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As I previously touched on, we had a 90-90 down day on Jan. 4th 2008. According to the Lowry’s study, all we need now is a 90-90 up day for a market bottom.
Today wasn’t it. Although the market went up, it did so lethargically. Volume did flow in the right direction: advancing stocks in the NYSE were 1,003,680,000 compared to 401,066,000 declining stocks - a 5:2 ratio. And on the Nasdaq, almost 3:1. But we need much more excitement than that to forge an inflection point.
On January 7th, the S&P 500 put in a hammer-like candle (if you squint) with normal volume as traders came back from holidays. This was two days after I wrote Rally around the corner :
And although we still haven’t taken out those lows, the market is coiling into a tight range. If it reacts to the recent oversold conditions and breaks out, then the probability of it continuing and regaining lost ground is high. But it can also break down to retest the lows. Or even go lower.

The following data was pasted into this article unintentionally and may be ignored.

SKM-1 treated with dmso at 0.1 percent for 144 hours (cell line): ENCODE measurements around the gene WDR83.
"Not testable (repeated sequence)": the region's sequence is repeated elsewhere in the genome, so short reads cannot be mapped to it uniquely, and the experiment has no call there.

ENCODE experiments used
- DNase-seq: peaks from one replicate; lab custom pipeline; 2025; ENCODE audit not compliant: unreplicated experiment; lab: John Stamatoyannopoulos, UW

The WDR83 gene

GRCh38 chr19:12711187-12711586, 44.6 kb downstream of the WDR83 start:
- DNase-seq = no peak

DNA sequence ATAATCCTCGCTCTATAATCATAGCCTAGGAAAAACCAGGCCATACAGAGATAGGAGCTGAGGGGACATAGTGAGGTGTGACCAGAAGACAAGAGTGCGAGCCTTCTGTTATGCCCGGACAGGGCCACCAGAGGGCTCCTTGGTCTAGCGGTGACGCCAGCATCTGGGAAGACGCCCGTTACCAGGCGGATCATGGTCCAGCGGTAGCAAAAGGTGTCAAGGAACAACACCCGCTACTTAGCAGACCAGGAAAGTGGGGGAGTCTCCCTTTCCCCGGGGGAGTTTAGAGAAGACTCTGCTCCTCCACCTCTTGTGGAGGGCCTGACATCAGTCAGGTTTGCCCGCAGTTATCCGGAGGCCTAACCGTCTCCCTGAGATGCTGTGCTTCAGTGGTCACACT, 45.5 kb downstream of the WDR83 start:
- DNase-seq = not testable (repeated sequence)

The market is. No one can predict or control it. I’ve shared a thesis of where things may be, but I’ll let the market prove me wrong or right.
Stocks vs. Bonds
Right now, by several measures, bonds are expensive and stocks are cheap. I’ll go into this point more in depth in a few days. What matters though is that this important relationship is skewed towards a rally. But this is a myopic market. The only thing it can focus on is what is immediately in front of it. Which happens to be Tuesday’s expected announcement from Citigroup (C).
Being the market tell for the day, I’d suggest keeping a watchful eye on Citi.
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